How do you help your mentees develop a sense of purpose in their careers?

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Senior Vice President - Advanced Engineering & Data Analytics in Manufacturing, 10,001+ employees
I look to Ikigai, because a sense of purpose is the true definition of it. But when I talk to my juniors I don’t typically stay within the principles of Ikigai. I define three overlapping circles. In the first circle I ask them to identify what they’re good at. There are a lot of people of all ages who are not able to identify their strengths. The second circle is what you want to do. What you are good at and what you want to do are two different things, but they can overlap in certain cases. A lot of people think that if they’re good at something, they will love doing it. But we often discover that our interests are in some other area. The magic happens when both of them intersect. 

The third circle is very interesting, because it’s what the world wants. I have a daughter who's now working in financial services. When she was picking her major in college, I told her to make sure it was something she wanted to do, something she was good at, and also something that would allow her to flourish in her career. She was good at language arts, analytics, mathematics and statistics, so she picked up finance and accounting because that’s what the world wants.

As another example, one of the reasons I went from telecom to healthcare was that I wanted to contribute to a social cause. In one program where I built the largest private cloud, it was very close to my Ikigai because the program helped that specific health insurance company adhere to the Affordable Care Act (ACA). In terms of enrollment timelines and its societal impact, it helped a lot of uninsured people get health insurance. I could connect with that cause of helping people get their health benefits, which will help them access the medical procedures, facilities and care they need. Whatever program or project you are doing, regardless of the industry, you need to associate it with a cause that is very close to you. If you're working on an artificial intelligence program for a smart hub, then how can you make life simpler for people through that work?
Director of Information Technology in Education, 201 - 500 employees
In one word - clarity.

One of the things that derails an enthusiastic, passionate up and coming individual is confusion.  What you can provide them, as a mentor, are the tools that they need to create clarity - and this can be different for different people.  But the idea is to take what they set as their life "rules of engagement" - i.e. I had a general once tell me my priorities should be "My god, my family, my job, and everything else".  That was his litmus test for facing the world.

I work in the educational arena (public K12 District, IT Director), and my clarity question is simple - "How is this decision in the best interest of our students?"  If I can't answer this question then I don't move on to the next ones - is it compatible, cost effective, etc.

So, I teach those that I am mentor to create a clarification question - something that can be used to filter out the fluff.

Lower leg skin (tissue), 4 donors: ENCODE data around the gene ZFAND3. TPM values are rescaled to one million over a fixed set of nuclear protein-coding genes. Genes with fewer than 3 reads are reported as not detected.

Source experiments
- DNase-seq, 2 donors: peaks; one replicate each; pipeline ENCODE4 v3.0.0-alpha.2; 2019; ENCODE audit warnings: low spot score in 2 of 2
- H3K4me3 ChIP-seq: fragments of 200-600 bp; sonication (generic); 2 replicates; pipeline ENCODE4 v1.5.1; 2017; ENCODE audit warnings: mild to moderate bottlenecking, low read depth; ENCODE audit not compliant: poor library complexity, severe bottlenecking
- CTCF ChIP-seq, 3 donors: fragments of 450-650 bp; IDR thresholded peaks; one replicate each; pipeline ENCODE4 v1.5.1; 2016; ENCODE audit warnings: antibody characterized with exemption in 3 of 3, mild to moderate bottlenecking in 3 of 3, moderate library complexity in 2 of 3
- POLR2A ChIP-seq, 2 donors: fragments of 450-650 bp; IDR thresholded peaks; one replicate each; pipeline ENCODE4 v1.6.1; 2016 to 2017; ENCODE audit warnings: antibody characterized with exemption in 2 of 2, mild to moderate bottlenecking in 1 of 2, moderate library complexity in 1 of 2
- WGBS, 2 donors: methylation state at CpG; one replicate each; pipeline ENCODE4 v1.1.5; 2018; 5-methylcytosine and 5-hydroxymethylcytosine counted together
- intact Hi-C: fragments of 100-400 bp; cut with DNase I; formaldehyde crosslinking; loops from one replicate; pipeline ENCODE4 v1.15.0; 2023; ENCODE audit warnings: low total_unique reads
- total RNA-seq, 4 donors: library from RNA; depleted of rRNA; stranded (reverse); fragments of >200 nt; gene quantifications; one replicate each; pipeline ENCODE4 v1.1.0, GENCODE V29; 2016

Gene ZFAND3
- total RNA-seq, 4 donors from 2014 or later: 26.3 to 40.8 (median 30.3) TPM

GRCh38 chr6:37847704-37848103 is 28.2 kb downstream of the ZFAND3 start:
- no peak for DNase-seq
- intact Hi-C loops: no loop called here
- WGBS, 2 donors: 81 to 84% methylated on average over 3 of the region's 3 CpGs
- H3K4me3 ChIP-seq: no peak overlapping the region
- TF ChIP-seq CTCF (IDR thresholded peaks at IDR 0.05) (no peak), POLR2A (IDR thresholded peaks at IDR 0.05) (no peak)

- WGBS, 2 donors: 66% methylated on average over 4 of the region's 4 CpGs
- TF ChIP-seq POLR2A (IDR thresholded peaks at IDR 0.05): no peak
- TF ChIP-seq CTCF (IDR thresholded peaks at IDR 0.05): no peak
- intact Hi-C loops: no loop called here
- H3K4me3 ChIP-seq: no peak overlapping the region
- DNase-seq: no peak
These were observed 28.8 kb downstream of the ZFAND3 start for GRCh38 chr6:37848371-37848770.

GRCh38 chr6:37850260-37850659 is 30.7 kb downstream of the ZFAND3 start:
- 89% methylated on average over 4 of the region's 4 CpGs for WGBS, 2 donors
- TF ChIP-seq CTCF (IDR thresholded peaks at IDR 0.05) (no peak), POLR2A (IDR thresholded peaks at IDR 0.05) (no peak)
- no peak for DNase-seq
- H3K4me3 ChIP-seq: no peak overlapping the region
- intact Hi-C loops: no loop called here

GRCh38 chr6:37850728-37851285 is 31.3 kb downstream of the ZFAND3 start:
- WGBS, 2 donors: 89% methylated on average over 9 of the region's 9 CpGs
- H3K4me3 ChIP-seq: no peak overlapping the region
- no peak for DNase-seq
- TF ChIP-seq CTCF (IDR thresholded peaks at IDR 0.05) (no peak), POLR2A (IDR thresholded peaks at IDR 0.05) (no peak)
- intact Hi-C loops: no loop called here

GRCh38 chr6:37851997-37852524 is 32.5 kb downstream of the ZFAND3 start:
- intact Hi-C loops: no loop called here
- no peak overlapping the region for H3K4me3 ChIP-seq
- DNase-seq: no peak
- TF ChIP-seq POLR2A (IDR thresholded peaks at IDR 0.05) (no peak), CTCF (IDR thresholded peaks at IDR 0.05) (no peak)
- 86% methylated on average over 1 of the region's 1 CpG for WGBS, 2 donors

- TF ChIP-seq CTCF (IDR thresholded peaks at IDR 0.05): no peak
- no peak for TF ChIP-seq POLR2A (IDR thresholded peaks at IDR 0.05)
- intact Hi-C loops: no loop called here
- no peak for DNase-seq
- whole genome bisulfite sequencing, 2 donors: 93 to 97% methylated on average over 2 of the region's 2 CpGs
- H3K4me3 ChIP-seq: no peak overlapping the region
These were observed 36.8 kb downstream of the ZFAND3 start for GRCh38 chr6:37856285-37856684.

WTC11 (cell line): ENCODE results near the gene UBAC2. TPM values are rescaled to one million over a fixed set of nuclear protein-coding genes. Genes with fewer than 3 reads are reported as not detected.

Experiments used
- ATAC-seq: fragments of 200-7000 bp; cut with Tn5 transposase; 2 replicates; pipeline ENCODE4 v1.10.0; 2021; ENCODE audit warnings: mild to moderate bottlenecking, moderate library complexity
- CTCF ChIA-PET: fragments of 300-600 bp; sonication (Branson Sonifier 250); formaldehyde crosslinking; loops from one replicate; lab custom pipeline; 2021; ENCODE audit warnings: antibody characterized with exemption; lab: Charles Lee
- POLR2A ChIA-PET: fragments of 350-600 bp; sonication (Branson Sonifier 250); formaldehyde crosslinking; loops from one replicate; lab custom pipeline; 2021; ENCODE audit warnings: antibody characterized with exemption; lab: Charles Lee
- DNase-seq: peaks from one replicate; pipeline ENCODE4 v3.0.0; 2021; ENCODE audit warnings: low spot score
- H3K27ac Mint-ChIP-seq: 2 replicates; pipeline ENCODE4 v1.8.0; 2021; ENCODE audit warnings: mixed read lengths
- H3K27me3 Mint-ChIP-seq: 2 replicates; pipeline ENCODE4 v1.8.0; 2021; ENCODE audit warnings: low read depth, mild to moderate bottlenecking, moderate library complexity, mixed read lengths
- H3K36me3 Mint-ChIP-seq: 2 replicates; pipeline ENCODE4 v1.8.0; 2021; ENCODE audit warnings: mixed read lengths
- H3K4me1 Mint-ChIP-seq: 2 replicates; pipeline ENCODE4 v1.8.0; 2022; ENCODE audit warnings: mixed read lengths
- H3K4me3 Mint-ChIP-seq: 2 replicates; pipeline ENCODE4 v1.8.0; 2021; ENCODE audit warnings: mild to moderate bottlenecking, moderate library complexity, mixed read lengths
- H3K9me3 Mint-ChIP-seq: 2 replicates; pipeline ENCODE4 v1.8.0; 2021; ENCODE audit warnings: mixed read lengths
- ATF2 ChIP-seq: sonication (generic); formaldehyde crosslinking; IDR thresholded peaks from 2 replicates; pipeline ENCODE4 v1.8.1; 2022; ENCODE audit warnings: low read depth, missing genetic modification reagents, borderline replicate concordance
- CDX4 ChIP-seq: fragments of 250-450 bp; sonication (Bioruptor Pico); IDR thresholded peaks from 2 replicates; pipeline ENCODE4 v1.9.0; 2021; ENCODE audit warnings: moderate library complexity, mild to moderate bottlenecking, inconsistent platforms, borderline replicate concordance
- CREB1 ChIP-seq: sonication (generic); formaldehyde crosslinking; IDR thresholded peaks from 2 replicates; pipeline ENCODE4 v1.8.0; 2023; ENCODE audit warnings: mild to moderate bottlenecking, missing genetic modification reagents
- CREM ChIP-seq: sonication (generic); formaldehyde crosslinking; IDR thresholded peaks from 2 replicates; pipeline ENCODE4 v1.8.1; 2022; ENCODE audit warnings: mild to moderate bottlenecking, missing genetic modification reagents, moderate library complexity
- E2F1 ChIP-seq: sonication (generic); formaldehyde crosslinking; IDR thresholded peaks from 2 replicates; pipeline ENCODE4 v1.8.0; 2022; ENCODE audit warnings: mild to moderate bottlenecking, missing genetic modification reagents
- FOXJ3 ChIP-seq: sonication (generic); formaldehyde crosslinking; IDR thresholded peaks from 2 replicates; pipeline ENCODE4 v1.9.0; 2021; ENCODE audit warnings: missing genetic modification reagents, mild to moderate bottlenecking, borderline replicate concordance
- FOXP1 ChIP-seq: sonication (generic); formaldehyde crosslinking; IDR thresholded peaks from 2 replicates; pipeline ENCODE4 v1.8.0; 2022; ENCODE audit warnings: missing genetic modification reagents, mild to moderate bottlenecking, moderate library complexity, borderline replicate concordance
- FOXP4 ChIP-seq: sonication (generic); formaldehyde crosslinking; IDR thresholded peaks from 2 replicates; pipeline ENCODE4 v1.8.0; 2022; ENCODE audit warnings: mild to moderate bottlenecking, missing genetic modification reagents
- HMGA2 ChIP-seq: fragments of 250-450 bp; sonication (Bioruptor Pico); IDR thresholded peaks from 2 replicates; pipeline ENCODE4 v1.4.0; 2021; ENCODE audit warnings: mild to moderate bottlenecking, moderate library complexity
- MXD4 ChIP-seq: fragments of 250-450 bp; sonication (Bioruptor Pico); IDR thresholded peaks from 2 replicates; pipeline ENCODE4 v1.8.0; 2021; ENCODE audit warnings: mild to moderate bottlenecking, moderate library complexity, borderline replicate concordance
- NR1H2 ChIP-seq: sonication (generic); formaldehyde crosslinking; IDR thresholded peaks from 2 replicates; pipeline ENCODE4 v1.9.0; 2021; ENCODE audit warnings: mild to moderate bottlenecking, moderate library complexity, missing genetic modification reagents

As they mature, grow in their career, change jobs, that question should/could change - but it still has to cut through and expose what matters.  This also ties into identifying the goal - what are you trying to accomplish.  There is a concept in education - "design with the end in mind".  

What I think they really need to understand, is that the only constant in life is change.  If they can't change - adapt, grow, mature and learn - they will become frustrated, and their sense of purpose may die as they become frustrated.

While I don't necessarily believe that I should help someone develop a sense of purpose (since much of that does come from outside the work environment), I can (and should) help them understand how that sense of purpose can be realized at work, through work, and encouraged and strengthened.

Just my two cents.
CIO & CEO in Services (non-Government), 11 - 50 employees
Everyone has their own set of priorities, aspirations and passions in life. Leaders need to understand this and focus on their strength, especially passion, and create targeted space for growth for each individual. For example, not everyone is motivated by monetary or material rewards.

Once you understand the strengths and needs of an individual, you can structure growth opportunities based on this. For example, for young, ambitious employees who are hungry for financial and career growth, the reward of increased salary is a never ending game. It would be strategic to create space for growth that helps them develop their passion. This not only motivates the employee to work hard, but the job becomes more meaningful to them as per the saying “if one’s job is his or her hobby or passion, he or she is the happiest person on earth” -- turning "job" to "jobby".
CIO in Healthcare and Biotech, 201 - 500 employees
I always focus on what is important to them and build on this. You cannot drive motivation into someone but you can build what is important to them and find alignment. 

For example, if they have a very strong sense of helping others then focusing on careers or pathways that aligns with this purpose is important. This can be companies that have these values or that are in industries that have a vision that is aligned to this such as not for profits.

As a mentor, your goal is to listen and understand the mentee's passions and help them along the way.

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